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Most teddy bears are covered in food poisoning bacteria, tests reveal

By Plymouth Herald, http://www.plymouthherald.co.uk/

bacteria bearEighty per cent of teddy bears are contaimianted with bacteria linked to food poisioning and a quarter harbour bugs commonly found in faeces.

That is according to new resaerch carried out by Dettol – which also found that 90 per cent of children regularly drop their teddies on the floor and 75 per cebt of bears aren’t washed after a child has been ill.

New laboratory research also revealed cuddly toys have the highest levels of bacteria in the family laundry basket.

Microbiologists swab-tested a variety of children’s teddies and found that over 80% were contaminated with staphylococcus spp (a pathogen associated with food poisoning) and almost a quarter contained coliforms, indicating a possible presence of harmful organisms. Read more

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Mold-infested home with no clear owner a ‘serious’ health threat to neighbors

By Tom Perkins, http://www.mlive.com

mold houseOn any sunny, summer afternoon on Hawthorne Avenue in Ypsilanti Township, the unmistakable stench of mold and mildew wafts down the street.

 

That’s because a vacant house at 1070 Hawthorne is flooded with several feet of water and infested with mold, and officials say that’s a health threat to neighbors who have complained about issue at the property for several months.

 

At its June 17 meeting, the Board of Trustees formally approved township staff seeking a court order to bring the house up to code or to have it demolished.

 

In all likelihood, the home will soon be razed said Mike Radzik, director of the office of community standards.

 

“The basement has been flooded, it’s full of water, the stench can be smelled at the sidewalk and neighbors’ houses,” Radzik said. “We’ll be going after whichever bank we find owns it, but at this point we’re probably going for demolition because it’s so far gone that even Habitat for Humanity won’t want it.”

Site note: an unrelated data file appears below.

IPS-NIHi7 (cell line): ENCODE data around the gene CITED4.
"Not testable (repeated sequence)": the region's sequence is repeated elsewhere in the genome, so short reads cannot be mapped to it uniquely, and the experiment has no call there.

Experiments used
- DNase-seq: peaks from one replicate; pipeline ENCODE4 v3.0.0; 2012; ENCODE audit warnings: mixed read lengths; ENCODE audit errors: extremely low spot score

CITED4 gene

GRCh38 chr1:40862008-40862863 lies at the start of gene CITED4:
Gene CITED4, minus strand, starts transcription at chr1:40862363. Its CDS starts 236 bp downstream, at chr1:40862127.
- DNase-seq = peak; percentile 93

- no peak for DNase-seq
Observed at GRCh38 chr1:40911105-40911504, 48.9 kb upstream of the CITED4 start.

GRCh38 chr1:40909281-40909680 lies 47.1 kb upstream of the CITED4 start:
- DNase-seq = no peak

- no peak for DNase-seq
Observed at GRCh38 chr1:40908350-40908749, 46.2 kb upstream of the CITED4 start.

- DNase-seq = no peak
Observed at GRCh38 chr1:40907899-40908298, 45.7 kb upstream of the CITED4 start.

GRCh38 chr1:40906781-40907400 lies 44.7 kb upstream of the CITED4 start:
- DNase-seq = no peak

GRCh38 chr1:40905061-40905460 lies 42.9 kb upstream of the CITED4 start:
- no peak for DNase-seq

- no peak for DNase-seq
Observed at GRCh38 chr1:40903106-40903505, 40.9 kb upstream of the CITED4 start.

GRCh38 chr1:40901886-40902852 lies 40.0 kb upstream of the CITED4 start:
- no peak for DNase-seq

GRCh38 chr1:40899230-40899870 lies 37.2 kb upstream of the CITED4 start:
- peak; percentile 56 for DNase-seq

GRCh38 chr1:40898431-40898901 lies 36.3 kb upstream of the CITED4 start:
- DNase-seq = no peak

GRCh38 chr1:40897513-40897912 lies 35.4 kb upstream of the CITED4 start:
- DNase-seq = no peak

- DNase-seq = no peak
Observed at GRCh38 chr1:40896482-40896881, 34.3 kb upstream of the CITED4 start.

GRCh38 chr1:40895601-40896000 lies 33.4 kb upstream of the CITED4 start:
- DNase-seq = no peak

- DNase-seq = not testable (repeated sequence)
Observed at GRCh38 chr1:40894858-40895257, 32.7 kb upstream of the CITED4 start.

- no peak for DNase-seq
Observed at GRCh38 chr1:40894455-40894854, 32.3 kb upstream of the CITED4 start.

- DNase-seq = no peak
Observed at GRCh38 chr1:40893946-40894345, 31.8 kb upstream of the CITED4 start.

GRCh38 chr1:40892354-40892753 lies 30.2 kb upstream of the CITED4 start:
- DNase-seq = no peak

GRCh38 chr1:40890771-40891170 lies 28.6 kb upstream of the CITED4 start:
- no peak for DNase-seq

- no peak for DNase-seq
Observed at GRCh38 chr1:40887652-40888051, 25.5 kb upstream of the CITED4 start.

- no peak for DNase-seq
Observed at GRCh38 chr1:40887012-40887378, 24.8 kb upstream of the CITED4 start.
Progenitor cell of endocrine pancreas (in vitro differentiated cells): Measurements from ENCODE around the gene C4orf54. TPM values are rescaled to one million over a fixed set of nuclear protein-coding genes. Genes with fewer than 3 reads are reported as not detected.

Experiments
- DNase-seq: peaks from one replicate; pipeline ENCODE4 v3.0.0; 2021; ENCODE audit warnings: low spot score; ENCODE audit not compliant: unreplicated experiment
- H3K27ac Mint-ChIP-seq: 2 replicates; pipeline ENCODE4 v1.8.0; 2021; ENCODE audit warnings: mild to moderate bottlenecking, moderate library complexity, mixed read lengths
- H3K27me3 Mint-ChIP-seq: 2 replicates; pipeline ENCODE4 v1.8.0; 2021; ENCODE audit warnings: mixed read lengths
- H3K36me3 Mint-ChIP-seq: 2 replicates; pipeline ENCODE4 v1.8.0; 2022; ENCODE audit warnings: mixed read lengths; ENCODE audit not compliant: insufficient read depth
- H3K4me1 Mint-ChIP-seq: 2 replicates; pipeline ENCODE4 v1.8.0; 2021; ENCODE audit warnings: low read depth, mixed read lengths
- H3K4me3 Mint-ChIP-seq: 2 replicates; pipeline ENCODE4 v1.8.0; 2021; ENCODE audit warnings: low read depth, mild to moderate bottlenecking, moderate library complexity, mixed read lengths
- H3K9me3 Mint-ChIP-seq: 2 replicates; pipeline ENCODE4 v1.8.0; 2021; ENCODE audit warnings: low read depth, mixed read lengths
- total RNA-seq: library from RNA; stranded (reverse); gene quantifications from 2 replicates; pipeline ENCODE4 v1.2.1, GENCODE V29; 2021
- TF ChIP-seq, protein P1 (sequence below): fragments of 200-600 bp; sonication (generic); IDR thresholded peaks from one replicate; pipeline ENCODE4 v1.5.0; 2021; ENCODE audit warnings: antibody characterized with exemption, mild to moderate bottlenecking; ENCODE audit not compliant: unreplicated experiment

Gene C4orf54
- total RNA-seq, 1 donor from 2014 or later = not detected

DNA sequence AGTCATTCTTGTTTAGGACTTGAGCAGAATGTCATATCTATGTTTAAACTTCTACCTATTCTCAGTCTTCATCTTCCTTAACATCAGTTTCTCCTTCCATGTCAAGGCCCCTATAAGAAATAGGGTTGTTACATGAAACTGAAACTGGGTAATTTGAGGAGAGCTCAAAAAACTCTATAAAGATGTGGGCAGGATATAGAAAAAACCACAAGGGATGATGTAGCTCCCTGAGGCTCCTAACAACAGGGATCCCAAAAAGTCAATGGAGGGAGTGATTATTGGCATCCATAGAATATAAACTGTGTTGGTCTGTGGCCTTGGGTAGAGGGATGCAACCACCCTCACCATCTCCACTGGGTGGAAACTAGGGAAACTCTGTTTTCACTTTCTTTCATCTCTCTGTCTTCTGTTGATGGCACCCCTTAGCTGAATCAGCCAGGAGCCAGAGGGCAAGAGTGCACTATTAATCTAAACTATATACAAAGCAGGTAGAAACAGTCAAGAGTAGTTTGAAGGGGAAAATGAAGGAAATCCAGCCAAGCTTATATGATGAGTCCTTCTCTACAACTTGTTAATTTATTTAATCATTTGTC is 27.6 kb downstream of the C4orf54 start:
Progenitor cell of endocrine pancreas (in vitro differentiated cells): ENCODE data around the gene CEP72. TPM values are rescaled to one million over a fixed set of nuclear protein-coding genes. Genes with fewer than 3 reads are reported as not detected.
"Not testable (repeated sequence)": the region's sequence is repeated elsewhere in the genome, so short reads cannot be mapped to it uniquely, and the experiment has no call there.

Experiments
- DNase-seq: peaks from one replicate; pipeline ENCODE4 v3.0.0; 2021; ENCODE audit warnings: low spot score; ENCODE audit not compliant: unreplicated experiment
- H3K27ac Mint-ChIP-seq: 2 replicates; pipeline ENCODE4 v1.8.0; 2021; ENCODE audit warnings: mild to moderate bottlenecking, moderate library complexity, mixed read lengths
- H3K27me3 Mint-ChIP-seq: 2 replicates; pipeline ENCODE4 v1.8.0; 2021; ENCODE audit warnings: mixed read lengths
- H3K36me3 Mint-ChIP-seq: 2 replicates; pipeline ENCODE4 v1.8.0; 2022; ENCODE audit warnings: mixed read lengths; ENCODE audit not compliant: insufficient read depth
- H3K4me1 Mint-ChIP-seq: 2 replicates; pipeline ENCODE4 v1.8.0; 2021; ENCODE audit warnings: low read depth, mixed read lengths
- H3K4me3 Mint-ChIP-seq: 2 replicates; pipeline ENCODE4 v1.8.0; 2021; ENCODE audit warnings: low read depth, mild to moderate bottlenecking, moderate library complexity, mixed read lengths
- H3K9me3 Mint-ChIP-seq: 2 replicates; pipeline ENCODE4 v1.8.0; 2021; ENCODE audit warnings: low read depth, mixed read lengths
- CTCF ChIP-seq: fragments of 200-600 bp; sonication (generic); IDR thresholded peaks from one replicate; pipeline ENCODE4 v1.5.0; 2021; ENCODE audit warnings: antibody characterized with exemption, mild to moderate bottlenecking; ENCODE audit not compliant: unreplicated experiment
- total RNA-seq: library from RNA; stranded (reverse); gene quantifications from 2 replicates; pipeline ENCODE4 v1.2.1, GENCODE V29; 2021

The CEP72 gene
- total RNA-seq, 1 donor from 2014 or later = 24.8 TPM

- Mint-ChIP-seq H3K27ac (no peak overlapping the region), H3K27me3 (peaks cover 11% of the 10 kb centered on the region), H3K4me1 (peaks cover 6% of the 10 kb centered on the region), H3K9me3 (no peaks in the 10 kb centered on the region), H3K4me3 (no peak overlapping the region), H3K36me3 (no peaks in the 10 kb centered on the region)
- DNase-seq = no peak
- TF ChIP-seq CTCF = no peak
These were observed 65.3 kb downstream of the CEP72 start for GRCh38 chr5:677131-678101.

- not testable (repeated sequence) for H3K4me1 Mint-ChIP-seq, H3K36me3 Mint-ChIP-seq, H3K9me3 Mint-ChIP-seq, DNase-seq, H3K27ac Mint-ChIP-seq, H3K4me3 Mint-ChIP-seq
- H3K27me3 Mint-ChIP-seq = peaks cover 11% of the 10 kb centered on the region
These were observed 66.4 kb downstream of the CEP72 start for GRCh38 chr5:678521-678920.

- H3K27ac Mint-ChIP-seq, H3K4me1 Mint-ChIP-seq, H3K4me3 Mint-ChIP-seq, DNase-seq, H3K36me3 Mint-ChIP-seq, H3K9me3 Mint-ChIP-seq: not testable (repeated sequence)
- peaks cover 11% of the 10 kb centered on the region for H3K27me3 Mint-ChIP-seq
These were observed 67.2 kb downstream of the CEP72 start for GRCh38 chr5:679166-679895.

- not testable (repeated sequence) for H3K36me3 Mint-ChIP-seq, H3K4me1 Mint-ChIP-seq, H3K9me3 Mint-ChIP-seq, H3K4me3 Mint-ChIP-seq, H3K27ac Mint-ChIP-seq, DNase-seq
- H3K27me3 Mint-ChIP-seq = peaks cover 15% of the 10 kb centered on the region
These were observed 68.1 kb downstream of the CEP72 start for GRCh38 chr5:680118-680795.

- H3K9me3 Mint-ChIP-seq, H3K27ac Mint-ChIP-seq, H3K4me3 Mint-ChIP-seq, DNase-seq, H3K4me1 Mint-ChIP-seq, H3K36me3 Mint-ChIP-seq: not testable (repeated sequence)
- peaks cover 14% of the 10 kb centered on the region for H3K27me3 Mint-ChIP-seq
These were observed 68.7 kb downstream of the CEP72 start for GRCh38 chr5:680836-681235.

Who the township holds financially responsible for the probable demolition is unclear, Radzik said, because it isn’t known who holds the mortgage.

 

The original occupants were kicked out after foreclosing in January leading the the township to contact the owner of record, Columbus, OH-based US Bank National Association.

 

That bank said the mortgage was sold to Chase Bank, which assured the township it would send an agent to secure and clean the property.

 

But the house was left open and debris and junk littered the yard. The utilities were also left on for several months, causing a pipe to burst and the basement to flood. The continuously flowing water led to a $5,655 water bill for the property.

 

Chase Bank then told the township it no longer held the mortgage and didn’t know where it went.

 

“Meanwhile, neighbors continued to complain about a growing stench emanating from the house,” Radzik said. “It presents a serious health and safety threat to neighboring residents due to the unabated mold that is causing a strong stench to permeate the area.”

 

The home has been padlocked and township officials cleared the blight and junk from the yard. Radzik said he township would continue to seek the mortgage holder and bill the bank once they’re found, or place a lien on the property to recover the costs of cleaning the property, securing the home and the likely demolition. Read more

 

Experts say deal with mold before health issues arise

By Marisa Lagos, http://www.sfgate.com

Health experts say any apparent mold growth or dampness needs to be taken care of swiftly or it could lead to asthma or other respiratory problems.